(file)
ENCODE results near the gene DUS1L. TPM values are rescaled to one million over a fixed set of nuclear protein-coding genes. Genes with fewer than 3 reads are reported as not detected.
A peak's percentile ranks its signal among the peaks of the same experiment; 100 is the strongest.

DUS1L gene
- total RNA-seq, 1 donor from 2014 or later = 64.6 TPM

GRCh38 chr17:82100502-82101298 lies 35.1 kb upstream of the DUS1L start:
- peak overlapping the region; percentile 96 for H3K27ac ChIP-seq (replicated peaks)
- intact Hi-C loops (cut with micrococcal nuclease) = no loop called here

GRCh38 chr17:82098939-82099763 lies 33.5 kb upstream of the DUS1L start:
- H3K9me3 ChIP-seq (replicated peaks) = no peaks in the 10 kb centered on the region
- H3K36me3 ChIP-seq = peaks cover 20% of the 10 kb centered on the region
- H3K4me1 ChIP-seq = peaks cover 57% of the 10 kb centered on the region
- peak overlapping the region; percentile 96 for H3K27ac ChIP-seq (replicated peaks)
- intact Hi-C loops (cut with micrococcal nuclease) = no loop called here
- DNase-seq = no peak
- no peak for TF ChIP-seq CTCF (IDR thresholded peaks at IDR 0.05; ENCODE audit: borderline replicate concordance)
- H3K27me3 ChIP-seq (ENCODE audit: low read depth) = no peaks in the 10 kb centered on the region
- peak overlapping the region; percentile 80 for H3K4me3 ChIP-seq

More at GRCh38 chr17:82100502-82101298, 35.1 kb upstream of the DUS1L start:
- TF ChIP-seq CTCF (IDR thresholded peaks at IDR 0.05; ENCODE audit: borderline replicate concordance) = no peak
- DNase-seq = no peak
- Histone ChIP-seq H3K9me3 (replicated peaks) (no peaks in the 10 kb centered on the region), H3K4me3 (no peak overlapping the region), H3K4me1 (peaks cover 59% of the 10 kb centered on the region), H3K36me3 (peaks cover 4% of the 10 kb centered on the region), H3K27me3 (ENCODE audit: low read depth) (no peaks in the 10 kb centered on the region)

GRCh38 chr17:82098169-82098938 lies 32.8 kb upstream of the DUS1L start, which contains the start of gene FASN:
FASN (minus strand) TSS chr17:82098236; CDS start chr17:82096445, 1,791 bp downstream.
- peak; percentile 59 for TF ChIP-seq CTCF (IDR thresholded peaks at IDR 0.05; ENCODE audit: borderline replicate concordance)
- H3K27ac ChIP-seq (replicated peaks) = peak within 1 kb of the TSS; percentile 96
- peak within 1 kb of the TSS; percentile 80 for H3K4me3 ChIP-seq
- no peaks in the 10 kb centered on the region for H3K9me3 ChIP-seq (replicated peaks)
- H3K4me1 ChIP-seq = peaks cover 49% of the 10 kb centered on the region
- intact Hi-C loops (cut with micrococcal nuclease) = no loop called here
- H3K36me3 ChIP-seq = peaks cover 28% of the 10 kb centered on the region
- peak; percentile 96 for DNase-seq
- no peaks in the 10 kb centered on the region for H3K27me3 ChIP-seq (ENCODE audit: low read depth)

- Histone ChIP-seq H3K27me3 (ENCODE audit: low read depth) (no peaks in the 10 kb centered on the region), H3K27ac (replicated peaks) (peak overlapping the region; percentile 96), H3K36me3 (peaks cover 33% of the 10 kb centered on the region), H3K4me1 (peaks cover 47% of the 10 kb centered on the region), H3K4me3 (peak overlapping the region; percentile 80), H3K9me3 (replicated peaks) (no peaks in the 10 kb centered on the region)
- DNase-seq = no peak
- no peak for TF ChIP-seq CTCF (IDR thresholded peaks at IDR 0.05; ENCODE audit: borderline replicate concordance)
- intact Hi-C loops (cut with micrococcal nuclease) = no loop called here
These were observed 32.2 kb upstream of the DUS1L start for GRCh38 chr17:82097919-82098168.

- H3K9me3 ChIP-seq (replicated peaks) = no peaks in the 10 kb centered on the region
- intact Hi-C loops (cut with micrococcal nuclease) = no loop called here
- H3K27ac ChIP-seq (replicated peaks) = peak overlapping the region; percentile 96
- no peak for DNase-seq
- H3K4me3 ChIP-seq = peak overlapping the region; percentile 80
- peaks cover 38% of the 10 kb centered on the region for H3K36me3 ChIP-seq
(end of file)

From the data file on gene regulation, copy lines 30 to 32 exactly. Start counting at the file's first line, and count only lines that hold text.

- H3K36me3 ChIP-seq = peaks cover 28% of the 10 kb centered on the region
- peak; percentile 96 for DNase-seq
- no peaks in the 10 kb centered on the region for H3K27me3 ChIP-seq (ENCODE audit: low read depth)